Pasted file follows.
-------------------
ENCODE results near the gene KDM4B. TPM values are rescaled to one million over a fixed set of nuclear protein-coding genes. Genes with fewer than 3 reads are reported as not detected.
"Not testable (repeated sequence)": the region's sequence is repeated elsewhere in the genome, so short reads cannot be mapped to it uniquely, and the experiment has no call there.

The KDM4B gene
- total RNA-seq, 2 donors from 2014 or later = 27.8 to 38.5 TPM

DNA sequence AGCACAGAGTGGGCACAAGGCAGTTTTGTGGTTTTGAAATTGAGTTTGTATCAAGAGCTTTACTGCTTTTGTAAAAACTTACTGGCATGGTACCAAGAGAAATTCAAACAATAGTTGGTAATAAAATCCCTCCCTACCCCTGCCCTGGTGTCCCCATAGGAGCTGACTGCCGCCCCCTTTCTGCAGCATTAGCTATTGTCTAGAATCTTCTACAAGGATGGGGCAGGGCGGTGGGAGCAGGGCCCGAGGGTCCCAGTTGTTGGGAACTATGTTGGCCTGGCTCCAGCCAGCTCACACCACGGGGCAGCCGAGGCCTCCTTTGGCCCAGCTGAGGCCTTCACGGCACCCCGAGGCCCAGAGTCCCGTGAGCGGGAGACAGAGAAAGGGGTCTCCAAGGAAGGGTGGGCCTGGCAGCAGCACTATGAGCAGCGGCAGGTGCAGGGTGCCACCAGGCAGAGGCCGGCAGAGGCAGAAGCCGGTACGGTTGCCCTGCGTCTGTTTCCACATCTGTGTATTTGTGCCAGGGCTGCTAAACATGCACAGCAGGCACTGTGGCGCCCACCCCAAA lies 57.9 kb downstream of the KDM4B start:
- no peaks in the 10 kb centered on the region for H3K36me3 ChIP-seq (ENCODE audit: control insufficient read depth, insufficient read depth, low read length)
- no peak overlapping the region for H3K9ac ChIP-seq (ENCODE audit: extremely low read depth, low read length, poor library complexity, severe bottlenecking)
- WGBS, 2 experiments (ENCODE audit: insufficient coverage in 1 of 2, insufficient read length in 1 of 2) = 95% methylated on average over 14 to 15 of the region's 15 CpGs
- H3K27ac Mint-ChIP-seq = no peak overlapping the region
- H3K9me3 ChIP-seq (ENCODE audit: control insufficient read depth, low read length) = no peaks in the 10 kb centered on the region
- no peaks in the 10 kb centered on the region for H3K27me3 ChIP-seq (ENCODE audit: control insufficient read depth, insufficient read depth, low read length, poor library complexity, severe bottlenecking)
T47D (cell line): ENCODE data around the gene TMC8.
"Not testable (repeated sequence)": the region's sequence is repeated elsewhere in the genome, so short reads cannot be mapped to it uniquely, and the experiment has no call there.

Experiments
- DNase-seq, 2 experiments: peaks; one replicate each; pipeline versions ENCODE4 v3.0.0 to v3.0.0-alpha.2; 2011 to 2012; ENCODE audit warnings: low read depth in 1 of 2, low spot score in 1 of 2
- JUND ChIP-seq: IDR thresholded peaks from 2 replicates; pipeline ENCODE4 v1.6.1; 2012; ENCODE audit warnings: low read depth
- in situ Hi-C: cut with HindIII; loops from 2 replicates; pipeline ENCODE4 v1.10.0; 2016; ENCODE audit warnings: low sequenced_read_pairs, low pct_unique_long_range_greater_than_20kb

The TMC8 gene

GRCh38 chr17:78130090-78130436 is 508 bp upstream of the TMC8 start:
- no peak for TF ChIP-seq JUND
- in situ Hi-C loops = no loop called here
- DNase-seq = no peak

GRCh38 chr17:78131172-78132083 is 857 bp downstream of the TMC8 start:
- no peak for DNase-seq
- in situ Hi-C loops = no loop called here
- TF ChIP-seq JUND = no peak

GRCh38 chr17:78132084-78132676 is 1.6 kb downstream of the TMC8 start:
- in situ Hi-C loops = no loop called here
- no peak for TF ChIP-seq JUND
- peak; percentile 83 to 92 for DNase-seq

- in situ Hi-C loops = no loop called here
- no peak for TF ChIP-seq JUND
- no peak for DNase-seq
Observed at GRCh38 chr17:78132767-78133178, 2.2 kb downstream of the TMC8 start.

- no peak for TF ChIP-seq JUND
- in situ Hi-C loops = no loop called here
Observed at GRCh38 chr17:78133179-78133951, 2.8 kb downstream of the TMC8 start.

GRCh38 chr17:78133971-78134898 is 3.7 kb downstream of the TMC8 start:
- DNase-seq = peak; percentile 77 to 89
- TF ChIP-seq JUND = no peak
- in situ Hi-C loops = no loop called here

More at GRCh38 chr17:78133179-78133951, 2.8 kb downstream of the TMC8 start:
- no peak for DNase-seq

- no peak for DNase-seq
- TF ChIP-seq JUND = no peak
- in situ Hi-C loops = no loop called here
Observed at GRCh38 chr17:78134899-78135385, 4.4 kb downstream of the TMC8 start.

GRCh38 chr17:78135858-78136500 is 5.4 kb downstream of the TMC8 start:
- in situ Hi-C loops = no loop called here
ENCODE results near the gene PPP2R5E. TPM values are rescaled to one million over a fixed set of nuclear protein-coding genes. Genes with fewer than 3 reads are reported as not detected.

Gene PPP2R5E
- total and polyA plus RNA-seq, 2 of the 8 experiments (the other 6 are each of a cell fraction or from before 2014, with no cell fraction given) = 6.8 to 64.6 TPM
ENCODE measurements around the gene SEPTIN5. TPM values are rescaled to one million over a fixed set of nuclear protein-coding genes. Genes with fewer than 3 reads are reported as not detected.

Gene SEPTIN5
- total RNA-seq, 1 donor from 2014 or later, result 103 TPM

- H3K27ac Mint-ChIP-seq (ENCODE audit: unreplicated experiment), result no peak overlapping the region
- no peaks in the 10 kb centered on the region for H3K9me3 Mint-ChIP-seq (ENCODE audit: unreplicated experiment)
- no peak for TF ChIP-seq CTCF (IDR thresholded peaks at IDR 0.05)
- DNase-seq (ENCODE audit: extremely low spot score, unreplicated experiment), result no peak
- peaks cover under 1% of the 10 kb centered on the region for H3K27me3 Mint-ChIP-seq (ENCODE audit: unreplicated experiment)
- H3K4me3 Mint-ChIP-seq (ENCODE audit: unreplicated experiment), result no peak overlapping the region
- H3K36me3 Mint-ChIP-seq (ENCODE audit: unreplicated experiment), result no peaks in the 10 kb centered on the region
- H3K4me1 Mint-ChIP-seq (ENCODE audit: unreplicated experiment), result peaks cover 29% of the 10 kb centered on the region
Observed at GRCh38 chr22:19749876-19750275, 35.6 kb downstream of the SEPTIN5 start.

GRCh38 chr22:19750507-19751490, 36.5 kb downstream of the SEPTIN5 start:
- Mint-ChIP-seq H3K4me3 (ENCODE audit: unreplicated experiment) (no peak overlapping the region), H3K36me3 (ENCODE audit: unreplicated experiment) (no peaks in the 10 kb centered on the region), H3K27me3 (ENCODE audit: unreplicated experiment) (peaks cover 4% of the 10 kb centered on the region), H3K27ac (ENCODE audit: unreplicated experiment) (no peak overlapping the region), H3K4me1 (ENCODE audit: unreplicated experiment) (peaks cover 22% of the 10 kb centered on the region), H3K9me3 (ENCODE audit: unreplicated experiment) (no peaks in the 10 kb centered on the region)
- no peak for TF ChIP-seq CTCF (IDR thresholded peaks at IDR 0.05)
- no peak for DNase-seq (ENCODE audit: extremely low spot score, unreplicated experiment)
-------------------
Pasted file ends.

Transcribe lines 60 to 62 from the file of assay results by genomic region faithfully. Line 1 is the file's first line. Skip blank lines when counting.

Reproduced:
- peaks cover under 1% of the 10 kb centered on the region for H3K27me3 Mint-ChIP-seq (ENCODE audit: unreplicated experiment)
- H3K4me3 Mint-ChIP-seq (ENCODE audit: unreplicated experiment), result no peak overlapping the region
- H3K36me3 Mint-ChIP-seq (ENCODE audit: unreplicated experiment), result no peaks in the 10 kb centered on the region